What makes running beautiful is the lack of prerequistory equipment required to participate. We are born with everything we need to run. This is why running is a most egalitarian activity and why across the world participants are not defined by their class and many fierce competitors come from third and first world countries alike. In many ways the universality of running is a bridge between cultures and classes, a way of superceding gaps in language and styles of living. Every human at one point or another knows the joy of running- tagging others and leaping out of the way to not be tagged, of hopping rock to rock over streams, of sprinting to meet a soccer ball, to catch a frisbee, or to simply get out of the house and experience the world firsthand. Running utilizes the gift of our bodies, a present we can strengthen to increase our freedom, or neglect at our own risk.
Frequently I am posed the question, “but why barefoot?” Although a straightforward answer is possible I would prefer to reply with the antithesis, “why shoes?” which is an equally valid query. Why would you enclose your feet in a box that holds heat and sweat, makes your toes an ideal breeding ground for various bacteria and fungi? Why would you restrict your motion with a gauntlet that allows for little to no motion outside of the ankle and the toebase? Why would you not define the distance you can comfortably run by how tough your skin has become? Why would you ever compromise the incredible architectural structure of your foot arch by pressing a lump into it, thoroughly negating the load bearing practicality of arches by focusing force into it, instead of forces being distributed equally throughout from the base? Why pay $80 every 6 weeks to a corporation that outsources labor to third world countries not to lower consumer cost and support developing economies, but solely to increase profit margins? Why would you not want to feel the ground under your feet, the coolness of concrete in the shade, the dewiness of the grass in the park, the moist friction of sand at the beach?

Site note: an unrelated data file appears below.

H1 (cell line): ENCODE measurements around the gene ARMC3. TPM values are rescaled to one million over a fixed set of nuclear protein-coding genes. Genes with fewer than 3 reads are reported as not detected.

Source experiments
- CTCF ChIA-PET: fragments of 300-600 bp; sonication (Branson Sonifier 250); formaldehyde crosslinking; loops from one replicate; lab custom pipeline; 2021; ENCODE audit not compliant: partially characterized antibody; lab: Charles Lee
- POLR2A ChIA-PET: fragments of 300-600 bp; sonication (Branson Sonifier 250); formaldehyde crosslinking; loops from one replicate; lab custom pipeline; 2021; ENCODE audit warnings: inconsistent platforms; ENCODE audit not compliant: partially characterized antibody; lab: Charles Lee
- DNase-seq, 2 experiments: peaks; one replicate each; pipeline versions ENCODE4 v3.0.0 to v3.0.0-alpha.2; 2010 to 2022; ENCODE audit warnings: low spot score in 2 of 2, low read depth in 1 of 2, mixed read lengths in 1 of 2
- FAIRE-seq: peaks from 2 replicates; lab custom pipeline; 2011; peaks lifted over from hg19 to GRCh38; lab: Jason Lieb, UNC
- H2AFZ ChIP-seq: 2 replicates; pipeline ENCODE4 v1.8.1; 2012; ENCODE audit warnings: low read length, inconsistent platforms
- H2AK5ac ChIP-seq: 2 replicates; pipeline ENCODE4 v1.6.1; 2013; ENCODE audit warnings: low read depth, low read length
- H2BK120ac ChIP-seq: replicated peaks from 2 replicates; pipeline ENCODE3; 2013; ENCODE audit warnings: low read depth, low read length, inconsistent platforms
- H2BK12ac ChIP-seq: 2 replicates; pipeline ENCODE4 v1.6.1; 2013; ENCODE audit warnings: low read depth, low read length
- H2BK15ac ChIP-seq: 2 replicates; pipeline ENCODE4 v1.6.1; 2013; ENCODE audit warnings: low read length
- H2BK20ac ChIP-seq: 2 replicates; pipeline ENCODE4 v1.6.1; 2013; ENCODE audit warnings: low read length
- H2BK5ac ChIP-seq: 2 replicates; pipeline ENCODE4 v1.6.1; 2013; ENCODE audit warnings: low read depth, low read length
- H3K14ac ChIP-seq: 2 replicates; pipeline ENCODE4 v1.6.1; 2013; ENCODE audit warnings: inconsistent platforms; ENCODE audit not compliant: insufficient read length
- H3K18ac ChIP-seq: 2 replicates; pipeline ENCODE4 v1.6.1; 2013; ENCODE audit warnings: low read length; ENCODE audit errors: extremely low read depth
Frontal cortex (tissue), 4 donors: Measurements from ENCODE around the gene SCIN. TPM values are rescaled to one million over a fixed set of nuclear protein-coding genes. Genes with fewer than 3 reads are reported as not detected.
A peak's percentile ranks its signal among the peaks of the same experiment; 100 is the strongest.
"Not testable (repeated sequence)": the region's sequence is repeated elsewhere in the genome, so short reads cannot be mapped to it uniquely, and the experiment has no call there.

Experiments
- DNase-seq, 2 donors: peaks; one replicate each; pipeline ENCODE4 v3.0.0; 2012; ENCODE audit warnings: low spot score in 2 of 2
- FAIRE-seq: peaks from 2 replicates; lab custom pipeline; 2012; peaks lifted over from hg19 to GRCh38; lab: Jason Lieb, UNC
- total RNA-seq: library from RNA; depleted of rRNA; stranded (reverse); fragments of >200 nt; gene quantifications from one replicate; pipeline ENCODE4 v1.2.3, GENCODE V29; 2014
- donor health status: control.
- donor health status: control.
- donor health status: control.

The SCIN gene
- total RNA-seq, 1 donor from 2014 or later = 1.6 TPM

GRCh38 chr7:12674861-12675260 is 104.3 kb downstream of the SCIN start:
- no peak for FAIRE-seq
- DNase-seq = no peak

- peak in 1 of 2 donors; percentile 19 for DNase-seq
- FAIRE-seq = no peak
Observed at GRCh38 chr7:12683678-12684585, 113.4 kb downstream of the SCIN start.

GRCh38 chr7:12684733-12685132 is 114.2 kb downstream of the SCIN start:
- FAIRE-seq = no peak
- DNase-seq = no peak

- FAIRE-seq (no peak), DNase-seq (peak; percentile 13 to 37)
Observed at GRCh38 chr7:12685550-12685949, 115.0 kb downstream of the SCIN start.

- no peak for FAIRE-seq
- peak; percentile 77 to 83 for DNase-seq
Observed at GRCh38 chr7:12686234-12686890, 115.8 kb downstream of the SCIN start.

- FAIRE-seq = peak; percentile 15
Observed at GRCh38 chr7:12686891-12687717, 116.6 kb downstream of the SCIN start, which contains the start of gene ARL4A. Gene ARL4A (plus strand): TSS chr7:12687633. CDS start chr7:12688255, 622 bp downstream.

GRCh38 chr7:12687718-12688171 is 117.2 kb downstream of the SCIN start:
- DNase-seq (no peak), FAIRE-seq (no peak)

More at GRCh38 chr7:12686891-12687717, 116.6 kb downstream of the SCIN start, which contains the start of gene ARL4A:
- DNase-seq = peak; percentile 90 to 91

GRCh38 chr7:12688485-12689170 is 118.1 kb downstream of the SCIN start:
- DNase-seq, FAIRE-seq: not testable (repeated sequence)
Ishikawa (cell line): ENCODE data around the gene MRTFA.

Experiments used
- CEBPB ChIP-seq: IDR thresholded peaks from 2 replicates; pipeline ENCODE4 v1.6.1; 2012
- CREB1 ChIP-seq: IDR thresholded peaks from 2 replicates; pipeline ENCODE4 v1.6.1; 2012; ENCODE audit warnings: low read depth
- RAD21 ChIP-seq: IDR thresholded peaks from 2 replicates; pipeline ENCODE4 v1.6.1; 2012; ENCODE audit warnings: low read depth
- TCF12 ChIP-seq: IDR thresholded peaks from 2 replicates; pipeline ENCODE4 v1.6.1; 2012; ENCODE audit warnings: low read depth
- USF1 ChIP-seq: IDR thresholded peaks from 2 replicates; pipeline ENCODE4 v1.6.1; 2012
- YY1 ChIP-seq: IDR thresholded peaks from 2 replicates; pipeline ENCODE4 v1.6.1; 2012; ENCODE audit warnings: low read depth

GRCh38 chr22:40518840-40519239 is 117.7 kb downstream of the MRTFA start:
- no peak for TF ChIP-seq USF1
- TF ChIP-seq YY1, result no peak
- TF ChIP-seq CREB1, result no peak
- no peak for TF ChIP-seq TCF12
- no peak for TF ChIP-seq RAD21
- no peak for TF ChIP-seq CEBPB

But if I had to answer the question directly then I would say-
Running barefoot informs my form. It has taught me how to run far, fast, and injury free. It has taught me how to run with the maximum amount of efficiency. It has taught me how to land without stressing any joints, how to run for 50 miles and then go out dancing all night. It has taught me to increase speed slowly, and to maintain good form. It has taught me how fun it is to run. It has provided me with the means to enjoy any place that I happen to find myself in, with no equipment or supplies necessary. It is how I was able to increase my distance pr from 13.1 miles to 136.9 in a year. Running barefoot is not the “best” way to run but running barefoot is the best way to learn how to run.
When I began running I did not imagine where it would take me… in a year of running races I have been as far west as Alaska, as far south as Ecuador. I have be reacquainted with my old friends, the Appalachian Mountains, and made a host of new friends from all walks of life in the form of fellow runners. I have seen my energy levels increase, my heart rate drop to 35 bpm, and my pudge evaporate. Running has allowed me to expand the limits of what I’ve previously thought was possible.